The Line Between Mr. Keating and Keeping It Real

By Dominic Pioter, Secondary Section, St. Louis, MO:


Looking into Jeremy’s 16-year-old face, I poured my 21-year-old soul into the role of a lifetime. In my oversized shirt and ink-stained tie, I was giving an Oscar-worthy performance of the eager young English teacher who defies all odds to make a difference in the lives of all those he teaches. My active imagination had no trouble picturing myself slipping into the role of the inspiring Mr. Keating portrayed by Robin Williams in Dead Poets Society.

Despite my best intentions, Jeremy’s sleepy, adolescent eyes remained permanently fixed on the crisscrossing pattern of black lines on the floor. His shaggy, brown hair framed a quiet, stoic expression like curtains, and his body looked small in the two-sizes-too-big flannel jacket he would later label his “bum jacket.” Leaning forward in the adjacent desk, putting on my best counseling face, I tried to give my very first “pick-yourself-up-by-your-bootstraps” pep talk.

It had only been four weeks into the first school year of my teaching career, but I could already tell Jeremy was going to be a handful—maybe even a troublemaker—in my American Literature class. He wasn’t completing assignments, and he wasn’t participating in class, except to make an occasional, inappropriate joke. (Like the one that landed him at this desk after class, listening to me now.) During class discussion, Jeremy’s typical posture was exactly like he was now: a lazy, dead-man’s slouch, arms crossed, and legs stretched out in front of him like the hands on a grandfather clock. His facial expression, however, was never typical, oscillating between a goofy grin and a withdrawn absence, depending on the day. Right now he looked very withdrawn.

“Jeremy, I just think you have so much potential,” I pleaded wholeheartedly, emphasizing the word potential.

I talked in circles for about five or six minutes, as if I had forgotten the lines to some great monologue with no one to prompt me, and I could tell I was overdoing it. I leaned back in my chair with a sigh, and simply told him to try and do better. Had I blinked, I may have missed the slight nodding of his head that told me he either heard what I was saying and he was going to try to take advantage of all that glittering potential, or he just wanted to get out of there as fast as possible. Deep down I knew it was the latter.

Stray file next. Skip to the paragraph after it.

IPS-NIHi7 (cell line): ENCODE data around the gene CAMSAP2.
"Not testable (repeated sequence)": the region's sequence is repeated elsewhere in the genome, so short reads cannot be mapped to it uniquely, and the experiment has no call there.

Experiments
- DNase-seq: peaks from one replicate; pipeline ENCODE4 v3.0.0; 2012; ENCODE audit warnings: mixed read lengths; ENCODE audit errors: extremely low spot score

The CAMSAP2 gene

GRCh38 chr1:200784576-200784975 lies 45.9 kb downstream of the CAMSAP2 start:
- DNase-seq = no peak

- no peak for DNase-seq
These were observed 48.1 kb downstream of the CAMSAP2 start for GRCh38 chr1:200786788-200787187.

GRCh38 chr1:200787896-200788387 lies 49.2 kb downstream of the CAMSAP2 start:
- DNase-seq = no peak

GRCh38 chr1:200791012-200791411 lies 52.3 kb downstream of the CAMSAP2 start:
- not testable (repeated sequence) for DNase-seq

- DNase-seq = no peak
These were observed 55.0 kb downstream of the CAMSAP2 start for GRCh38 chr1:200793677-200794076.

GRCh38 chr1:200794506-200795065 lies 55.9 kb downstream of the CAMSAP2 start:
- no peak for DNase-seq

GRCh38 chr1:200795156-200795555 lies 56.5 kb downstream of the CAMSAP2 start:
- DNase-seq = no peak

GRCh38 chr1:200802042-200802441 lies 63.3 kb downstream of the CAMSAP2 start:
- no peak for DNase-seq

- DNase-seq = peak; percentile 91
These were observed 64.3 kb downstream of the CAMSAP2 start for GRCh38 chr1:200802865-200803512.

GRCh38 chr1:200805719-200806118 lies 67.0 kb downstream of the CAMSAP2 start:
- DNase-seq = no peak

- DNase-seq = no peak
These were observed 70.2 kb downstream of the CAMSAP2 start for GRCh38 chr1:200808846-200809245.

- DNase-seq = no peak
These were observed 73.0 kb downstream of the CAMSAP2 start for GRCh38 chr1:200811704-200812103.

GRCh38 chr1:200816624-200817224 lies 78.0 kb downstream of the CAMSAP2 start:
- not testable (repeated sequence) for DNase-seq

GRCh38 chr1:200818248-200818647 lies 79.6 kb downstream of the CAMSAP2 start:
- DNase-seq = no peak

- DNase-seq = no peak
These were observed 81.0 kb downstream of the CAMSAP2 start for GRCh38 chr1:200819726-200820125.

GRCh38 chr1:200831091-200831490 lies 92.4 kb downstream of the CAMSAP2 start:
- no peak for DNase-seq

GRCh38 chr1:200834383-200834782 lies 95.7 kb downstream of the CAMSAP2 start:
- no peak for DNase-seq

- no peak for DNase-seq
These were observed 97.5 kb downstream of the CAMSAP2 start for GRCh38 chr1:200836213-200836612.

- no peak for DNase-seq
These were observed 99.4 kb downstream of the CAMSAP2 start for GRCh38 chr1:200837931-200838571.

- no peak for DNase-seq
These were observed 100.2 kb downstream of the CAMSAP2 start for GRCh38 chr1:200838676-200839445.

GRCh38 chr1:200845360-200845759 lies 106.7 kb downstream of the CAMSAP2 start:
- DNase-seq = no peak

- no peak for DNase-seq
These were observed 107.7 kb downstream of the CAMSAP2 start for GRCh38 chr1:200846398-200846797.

Days passed and I quickly became enveloped with papers and more papers to grade, staying up regularly until two a.m. and getting much too little sleep. Jeremy remained a mystery in class, but I started to notice something in him not present in many of his classmates, likely the reason I reached out to him that day after class. This unique quality may have been “potential,” but I don’t know if any word could describe this secret spark he held. To this day I find that adults too often oversimplify young people, finding easily categorized buzzwords like “undisciplined” or “at risk.” Often they simply declare, “he just has so much potential,” when the adolescent mind is a whirlwind of paradox that eludes language. Had I, within only a few months of teaching, already entered adulthood and forgotten it all? I could certainly remember the paradox I was at 16. In fact, I knew the paradox I was at 21 (and still am at 39)! If I was to understand Jeremy, I was going to have to do a little more than put on a tie and imitate Robin Williams. I was going to have to get real and be myself.

Another day after class, I asked Jeremy to hang back for a second and stumbled through a bit of honesty. “I’m sorry for writing you off the other day as a lost kid with a ton of potential who just doesn’t know how to apply it. I understand that life is messy stuff. If you need someone to talk to, you know where to go, right? I’m always here.” There was no performance or grace in what I said or how I said it, but Jeremy responded with a smile and a much more recognizable nod before heading off to algebra class.

Over the two years I taught at St. Thomas Seminary and Boarding School, I came to realize why this unique spark I saw in Jeremy was so familiar. That spark of Jeremy’s was the same kind of spark hidden inside the teenage boy I had been; a light I never understood was there until I started to see it in my students. For those first years as what I call an “infant teacher,” I let that adolescent boy inside me finally get a chance to romp and play. At 21, I could finally put my turbulent teenage self at ease.

There have been other significant relationships with students since Jeremy, but I owe the most to Jeremy for teaching me so early in my teaching career that I am a more effective teacher when I am just me. Even when I’m surrounded by inspiring teachers (and yes, a picture of Mr. Keating still hangs in my classroom), each with his or her own unique way of making the art of education look so easy, I do myself no favors by trying to imitate their methods. I have to find what works for me, and that always starts by dismantling the stage in my classroom every August. My acting days are over.